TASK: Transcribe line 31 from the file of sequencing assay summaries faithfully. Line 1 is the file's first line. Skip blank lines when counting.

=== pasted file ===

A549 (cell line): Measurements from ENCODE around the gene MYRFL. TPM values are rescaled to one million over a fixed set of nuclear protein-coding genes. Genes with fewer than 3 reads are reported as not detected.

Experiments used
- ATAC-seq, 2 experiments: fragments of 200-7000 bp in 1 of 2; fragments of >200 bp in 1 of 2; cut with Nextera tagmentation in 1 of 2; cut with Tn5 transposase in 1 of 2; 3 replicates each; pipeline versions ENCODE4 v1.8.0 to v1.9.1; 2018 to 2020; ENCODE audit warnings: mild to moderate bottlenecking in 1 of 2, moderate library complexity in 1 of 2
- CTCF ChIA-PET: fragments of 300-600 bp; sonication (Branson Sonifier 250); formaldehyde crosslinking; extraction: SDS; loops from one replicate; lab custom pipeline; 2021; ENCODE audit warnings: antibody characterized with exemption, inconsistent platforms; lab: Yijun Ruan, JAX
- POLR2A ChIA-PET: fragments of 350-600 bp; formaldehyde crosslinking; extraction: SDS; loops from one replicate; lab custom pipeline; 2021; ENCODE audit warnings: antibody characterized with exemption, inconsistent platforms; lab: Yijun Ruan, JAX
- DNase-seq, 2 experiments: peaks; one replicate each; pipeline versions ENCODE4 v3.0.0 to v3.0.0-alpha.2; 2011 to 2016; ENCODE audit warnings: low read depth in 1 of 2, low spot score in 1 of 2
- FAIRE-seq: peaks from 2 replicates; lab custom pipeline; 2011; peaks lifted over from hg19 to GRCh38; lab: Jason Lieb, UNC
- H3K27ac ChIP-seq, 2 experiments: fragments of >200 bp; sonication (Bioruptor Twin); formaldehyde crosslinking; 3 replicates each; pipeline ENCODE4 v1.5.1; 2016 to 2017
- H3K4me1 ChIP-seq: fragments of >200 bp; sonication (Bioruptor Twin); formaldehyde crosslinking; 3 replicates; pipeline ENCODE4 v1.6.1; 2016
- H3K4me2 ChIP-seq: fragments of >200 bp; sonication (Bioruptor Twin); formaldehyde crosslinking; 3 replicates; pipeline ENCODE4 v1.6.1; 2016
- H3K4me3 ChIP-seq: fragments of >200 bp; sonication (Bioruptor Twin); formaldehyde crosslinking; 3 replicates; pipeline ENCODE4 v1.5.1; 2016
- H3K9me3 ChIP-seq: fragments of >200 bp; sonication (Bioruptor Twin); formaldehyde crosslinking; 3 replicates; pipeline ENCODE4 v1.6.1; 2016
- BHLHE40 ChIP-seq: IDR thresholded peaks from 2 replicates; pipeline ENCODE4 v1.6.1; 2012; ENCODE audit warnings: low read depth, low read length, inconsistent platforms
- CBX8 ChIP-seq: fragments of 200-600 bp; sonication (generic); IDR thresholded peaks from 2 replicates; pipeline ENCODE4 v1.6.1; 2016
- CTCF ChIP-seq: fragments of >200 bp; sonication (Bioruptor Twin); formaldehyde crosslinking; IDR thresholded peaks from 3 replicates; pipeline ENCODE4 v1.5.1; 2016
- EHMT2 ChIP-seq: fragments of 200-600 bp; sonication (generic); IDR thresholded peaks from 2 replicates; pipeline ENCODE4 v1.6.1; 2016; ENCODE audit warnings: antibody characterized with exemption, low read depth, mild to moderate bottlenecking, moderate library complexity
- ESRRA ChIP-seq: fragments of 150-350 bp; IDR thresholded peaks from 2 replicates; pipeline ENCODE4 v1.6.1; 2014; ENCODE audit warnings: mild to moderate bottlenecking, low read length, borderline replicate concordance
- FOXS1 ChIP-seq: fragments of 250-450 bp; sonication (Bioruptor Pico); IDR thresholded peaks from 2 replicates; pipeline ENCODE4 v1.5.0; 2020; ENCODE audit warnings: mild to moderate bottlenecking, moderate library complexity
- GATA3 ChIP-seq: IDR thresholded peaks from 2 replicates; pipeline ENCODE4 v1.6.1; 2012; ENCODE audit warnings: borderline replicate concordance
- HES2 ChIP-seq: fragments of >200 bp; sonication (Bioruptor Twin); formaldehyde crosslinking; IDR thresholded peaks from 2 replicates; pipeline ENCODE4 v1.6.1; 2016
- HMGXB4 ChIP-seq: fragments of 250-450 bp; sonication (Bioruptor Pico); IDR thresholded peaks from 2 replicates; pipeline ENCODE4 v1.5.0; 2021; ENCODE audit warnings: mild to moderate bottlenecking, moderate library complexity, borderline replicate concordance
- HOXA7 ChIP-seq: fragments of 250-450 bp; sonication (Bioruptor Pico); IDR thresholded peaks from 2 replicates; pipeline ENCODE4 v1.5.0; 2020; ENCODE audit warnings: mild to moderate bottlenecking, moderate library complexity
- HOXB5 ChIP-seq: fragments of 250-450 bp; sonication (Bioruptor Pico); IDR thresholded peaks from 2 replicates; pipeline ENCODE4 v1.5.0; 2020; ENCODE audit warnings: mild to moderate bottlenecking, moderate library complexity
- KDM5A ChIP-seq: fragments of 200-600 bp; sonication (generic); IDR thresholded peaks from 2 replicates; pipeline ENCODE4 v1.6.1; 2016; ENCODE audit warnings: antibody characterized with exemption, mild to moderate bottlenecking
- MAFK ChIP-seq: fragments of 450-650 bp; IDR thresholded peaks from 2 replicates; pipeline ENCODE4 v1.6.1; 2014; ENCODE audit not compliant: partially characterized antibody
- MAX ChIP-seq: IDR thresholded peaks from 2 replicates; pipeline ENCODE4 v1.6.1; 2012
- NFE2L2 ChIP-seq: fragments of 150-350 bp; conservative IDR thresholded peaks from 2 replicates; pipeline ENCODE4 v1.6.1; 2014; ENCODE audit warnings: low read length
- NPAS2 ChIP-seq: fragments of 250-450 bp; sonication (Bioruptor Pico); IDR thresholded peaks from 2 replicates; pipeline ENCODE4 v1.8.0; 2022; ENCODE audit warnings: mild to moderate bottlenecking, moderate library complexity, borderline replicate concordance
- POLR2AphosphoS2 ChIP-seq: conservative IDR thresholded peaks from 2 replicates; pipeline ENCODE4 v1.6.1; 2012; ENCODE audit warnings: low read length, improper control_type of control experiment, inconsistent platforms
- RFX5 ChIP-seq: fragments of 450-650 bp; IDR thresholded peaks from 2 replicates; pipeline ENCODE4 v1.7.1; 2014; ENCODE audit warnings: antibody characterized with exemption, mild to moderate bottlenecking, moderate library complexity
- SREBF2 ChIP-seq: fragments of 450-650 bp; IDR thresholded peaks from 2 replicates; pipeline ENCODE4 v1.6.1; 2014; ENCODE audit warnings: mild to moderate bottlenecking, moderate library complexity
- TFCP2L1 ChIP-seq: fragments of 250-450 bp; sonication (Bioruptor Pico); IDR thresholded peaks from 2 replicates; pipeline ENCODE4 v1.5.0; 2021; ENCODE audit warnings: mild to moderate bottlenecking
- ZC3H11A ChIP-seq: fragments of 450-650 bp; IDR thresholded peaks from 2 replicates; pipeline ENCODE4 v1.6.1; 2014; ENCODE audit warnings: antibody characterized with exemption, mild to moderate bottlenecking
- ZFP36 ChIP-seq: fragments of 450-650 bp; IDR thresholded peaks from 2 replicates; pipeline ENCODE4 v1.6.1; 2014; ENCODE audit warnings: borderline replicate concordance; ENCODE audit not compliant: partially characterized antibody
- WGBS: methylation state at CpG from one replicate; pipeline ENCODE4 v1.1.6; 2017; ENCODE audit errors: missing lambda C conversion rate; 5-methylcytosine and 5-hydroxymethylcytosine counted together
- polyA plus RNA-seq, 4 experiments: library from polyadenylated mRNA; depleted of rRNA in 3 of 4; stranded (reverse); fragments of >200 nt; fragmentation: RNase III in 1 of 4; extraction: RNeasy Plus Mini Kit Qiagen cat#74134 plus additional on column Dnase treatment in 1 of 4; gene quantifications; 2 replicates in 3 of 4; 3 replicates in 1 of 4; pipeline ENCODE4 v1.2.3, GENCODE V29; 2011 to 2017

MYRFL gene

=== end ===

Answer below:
- SREBF2 ChIP-seq: fragments of 450-650 bp; IDR thresholded peaks from 2 replicates; pipeline ENCODE4 v1.6.1; 2014; ENCODE audit warnings: mild to moderate bottlenecking, moderate library complexity